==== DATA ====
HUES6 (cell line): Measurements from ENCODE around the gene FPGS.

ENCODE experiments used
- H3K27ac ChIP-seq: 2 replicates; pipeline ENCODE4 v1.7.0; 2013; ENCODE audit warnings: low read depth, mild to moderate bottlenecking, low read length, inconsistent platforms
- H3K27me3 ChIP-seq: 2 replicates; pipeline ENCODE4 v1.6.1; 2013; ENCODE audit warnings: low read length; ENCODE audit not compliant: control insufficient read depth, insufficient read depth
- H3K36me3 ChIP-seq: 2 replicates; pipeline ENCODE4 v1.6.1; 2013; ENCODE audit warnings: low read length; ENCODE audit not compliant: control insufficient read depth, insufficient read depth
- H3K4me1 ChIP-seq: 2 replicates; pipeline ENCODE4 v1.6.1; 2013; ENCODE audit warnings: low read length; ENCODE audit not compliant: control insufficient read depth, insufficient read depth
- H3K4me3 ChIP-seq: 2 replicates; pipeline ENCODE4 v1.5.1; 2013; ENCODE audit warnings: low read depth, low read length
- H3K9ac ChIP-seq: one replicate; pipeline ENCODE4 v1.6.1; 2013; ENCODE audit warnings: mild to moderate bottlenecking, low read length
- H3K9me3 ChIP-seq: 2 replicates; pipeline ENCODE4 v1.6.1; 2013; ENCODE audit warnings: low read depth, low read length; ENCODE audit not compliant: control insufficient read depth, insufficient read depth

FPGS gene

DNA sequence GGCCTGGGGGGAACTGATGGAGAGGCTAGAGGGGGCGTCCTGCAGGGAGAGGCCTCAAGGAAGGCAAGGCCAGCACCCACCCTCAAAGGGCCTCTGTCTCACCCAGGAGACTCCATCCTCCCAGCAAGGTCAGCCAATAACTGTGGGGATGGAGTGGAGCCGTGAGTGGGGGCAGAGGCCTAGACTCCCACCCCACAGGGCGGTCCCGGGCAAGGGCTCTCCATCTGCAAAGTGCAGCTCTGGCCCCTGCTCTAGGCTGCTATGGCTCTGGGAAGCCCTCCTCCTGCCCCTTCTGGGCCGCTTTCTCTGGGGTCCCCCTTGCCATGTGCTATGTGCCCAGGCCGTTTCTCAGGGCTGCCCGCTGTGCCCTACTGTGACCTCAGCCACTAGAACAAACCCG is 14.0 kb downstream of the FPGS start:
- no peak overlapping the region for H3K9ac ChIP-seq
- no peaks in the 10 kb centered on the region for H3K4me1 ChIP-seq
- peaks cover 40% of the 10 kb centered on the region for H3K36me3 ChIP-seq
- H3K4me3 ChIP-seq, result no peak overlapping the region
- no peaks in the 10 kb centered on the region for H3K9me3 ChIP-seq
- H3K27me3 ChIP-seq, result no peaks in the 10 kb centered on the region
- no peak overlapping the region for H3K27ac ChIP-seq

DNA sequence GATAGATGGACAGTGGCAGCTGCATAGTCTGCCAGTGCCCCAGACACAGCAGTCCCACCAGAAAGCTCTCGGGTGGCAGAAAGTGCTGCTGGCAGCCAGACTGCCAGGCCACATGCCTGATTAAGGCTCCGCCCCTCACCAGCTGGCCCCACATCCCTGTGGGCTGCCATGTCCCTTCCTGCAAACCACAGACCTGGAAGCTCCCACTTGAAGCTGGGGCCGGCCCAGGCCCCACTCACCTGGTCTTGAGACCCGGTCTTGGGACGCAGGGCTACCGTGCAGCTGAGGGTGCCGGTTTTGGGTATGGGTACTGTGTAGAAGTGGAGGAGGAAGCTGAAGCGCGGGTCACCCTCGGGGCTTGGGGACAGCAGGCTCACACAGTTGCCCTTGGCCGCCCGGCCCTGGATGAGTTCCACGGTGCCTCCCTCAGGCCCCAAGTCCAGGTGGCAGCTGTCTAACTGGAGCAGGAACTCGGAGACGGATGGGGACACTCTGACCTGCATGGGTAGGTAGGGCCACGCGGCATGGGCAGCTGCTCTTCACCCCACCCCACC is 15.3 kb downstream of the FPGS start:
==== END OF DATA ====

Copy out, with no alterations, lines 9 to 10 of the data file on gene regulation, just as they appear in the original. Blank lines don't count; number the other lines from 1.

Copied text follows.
- H3K9me3 ChIP-seq: 2 replicates; pipeline ENCODE4 v1.6.1; 2013; ENCODE audit warnings: low read depth, low read length; ENCODE audit not compliant: control insufficient read depth, insufficient read depth

FPGS gene